What we will be hearing in the news,
May be helpful in finding clues,
To what is wrong with Aunt Millie's head,
Or the pain that keeps Uncle Joe in bed.
This article is about some new developments in evidence-based medicine making the news. What are these developments, and how do they affect the way we view our patients? Many practitioners would argue that they have been "evidence-based" for as long as they have been in practice. Who would admit to being otherwise? Such an admission would lead to the logical question: "If not evidence-based, then what are you practicing?" That would be a tough question to answer.
The United Kingdom's Center for Evidence-Based Medicine defines it as: "The conscientious, explicit, and judicious use of current best evidence in making decisions about the care of individual patients." Those of us in clinical practice who are sensitive to the changing health care demands and responsibilities would tend to agree that practicing evidence-based health care means incorporating and integrating the best individual clinical expertise with the best available external clinical evidence from systematic research.
The myriad of problems inherent in attempting to use this concept is much greater than one imagines. There is confirmation that most clinicians do not read technical and peer-reviewed journals to truly keep up with the explosion in research. One need only review the number of doctors of chiropractic and compare that to the number of paid subscriptions to our peer-reviewed journals. It is clear that, based on the lack of time allocated to reviewing the current research journals, keeping up with research is not a priority, for whatever reason.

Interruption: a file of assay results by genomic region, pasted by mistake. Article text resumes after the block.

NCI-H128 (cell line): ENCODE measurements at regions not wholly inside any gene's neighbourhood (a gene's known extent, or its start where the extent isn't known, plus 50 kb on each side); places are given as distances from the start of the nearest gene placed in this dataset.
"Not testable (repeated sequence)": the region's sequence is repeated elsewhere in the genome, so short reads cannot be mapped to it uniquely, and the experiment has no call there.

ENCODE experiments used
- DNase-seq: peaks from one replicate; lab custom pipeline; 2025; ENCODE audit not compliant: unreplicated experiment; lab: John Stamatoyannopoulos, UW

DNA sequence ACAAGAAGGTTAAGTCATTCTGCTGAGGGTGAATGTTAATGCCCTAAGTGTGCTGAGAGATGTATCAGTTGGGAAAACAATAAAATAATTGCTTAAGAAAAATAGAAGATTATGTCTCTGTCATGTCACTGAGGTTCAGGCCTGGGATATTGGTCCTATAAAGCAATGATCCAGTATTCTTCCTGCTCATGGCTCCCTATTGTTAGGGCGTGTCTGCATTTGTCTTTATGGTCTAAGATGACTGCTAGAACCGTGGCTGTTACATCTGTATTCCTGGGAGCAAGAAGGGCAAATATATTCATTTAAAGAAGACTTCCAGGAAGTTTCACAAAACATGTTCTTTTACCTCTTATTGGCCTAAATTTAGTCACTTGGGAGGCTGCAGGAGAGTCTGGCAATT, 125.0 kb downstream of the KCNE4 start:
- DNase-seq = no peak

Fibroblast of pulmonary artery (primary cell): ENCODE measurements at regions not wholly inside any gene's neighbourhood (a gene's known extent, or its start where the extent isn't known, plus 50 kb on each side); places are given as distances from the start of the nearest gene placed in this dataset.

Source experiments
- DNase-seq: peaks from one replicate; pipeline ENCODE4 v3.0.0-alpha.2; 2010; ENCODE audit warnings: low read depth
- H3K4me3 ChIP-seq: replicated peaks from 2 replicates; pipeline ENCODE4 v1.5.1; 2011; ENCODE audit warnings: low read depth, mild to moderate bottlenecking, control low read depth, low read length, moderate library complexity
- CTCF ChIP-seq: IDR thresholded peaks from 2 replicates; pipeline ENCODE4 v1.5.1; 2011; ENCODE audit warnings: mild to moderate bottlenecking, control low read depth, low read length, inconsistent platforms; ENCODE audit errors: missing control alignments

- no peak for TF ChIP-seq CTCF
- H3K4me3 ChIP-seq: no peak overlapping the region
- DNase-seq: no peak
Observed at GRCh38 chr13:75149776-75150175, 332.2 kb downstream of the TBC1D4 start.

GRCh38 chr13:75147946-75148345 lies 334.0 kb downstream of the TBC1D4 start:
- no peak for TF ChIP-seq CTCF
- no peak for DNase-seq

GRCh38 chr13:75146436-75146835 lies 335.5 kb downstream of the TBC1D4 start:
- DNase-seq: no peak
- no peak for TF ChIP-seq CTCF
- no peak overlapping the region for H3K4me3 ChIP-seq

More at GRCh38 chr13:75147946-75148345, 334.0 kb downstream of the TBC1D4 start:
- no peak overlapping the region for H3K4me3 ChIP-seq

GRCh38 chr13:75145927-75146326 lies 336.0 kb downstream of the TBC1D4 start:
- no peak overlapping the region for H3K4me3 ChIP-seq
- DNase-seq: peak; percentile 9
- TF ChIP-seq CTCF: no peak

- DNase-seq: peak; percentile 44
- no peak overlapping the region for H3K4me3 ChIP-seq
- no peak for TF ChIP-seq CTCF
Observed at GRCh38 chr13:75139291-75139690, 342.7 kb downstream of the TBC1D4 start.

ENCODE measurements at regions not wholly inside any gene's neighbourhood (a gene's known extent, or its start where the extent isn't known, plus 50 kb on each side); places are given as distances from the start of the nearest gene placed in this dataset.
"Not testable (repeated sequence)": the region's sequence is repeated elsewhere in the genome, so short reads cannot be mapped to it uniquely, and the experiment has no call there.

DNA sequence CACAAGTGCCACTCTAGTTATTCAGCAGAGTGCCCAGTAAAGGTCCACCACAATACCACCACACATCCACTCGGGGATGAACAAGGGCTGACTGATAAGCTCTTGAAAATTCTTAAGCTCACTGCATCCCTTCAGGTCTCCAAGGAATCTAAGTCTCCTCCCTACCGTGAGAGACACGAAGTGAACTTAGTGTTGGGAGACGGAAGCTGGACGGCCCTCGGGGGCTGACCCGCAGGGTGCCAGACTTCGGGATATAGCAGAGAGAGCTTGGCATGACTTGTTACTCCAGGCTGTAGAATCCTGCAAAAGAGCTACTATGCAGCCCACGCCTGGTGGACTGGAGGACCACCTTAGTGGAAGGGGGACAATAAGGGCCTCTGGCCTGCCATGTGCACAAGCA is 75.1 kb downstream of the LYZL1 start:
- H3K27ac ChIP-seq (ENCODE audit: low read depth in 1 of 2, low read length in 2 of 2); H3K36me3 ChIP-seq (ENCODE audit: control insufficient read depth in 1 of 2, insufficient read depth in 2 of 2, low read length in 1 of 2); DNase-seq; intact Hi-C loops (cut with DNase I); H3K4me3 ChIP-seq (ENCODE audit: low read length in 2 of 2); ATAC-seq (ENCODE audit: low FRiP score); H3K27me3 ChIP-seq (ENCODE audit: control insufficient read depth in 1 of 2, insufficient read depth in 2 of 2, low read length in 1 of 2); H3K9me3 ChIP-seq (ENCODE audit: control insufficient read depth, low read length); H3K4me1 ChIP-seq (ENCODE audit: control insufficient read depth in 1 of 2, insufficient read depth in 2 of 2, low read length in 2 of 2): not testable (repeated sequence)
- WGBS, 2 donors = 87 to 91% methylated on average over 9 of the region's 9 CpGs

To help with the constraints of time, NCMIC and Dynamic Chiropractic have partnered for the past two years to deliver to NCMIC policyholders, a complimentary copy of the monthly Chiropractic Research Review (CRR), which is also available to nonpolicyholders by subscription. This venture attempts to crystallize the current research and provide succinct abstract synopses of the articles currently published, with complete articles available for practitioners in those areas of personal interest. This is one way to bridge the gap between research and the field practitioner.